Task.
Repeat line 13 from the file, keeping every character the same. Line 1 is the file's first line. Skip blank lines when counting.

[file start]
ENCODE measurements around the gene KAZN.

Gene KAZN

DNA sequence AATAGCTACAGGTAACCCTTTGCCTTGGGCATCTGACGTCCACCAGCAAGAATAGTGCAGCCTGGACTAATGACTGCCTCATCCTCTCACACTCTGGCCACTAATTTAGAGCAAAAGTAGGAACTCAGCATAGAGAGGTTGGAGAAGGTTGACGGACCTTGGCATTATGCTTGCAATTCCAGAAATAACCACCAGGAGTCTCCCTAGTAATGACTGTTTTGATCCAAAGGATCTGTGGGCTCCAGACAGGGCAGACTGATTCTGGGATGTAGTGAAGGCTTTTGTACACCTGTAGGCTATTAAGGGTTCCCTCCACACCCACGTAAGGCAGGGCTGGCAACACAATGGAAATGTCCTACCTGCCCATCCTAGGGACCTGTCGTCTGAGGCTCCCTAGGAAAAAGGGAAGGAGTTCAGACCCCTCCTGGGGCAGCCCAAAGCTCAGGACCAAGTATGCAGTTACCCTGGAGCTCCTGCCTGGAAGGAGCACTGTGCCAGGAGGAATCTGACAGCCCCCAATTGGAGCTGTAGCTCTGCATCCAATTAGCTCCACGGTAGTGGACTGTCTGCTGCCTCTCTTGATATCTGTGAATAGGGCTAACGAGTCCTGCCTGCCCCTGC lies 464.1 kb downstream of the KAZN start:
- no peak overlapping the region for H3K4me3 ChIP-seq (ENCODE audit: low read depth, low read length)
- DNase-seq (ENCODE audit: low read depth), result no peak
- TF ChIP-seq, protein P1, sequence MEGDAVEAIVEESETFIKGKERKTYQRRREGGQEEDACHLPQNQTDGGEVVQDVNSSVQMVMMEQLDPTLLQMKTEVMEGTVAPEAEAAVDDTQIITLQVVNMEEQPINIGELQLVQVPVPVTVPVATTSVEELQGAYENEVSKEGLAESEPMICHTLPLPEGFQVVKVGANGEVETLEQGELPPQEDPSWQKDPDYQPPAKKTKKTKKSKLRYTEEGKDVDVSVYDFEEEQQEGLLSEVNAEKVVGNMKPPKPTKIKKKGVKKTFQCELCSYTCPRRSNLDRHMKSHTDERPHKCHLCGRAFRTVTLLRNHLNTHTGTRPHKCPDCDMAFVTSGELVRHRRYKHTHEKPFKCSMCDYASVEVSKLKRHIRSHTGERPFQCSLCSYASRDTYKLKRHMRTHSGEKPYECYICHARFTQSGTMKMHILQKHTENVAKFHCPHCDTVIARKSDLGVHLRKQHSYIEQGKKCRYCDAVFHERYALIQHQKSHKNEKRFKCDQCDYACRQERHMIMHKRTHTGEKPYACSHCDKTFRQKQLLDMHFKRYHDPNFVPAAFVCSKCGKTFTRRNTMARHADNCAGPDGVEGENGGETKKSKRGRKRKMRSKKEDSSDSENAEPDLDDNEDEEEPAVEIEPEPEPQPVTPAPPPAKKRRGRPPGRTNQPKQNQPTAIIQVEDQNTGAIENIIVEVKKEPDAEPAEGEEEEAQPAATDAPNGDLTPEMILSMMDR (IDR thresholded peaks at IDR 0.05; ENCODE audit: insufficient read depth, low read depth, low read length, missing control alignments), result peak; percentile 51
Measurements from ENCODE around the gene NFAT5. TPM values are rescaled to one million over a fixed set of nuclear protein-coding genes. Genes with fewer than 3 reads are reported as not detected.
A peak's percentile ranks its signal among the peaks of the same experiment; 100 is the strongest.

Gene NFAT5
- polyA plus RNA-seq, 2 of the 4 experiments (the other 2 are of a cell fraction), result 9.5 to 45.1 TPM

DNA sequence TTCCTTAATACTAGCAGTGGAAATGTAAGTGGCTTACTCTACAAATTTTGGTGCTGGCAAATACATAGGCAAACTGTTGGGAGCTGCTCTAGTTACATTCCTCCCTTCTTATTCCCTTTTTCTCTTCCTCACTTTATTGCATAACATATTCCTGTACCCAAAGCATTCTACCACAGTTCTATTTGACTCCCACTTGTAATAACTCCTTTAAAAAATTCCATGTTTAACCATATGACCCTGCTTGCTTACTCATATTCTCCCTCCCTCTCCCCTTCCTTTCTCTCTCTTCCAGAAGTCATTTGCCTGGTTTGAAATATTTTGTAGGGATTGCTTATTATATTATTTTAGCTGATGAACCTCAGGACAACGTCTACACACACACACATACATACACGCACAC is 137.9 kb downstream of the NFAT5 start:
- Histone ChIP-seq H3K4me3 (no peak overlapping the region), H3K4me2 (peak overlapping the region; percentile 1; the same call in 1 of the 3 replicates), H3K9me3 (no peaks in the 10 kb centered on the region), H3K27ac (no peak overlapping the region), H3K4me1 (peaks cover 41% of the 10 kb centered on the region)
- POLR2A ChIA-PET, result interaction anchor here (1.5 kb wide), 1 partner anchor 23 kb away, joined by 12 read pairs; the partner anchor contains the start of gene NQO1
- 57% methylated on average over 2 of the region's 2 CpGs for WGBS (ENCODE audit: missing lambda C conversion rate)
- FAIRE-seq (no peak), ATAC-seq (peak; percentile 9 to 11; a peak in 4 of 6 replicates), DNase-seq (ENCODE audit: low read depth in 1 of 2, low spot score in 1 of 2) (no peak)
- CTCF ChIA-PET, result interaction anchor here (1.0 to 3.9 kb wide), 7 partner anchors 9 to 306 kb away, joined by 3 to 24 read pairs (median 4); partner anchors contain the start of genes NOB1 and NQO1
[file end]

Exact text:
- POLR2A ChIA-PET, result interaction anchor here (1.5 kb wide), 1 partner anchor 23 kb away, joined by 12 read pairs; the partner anchor contains the start of gene NQO1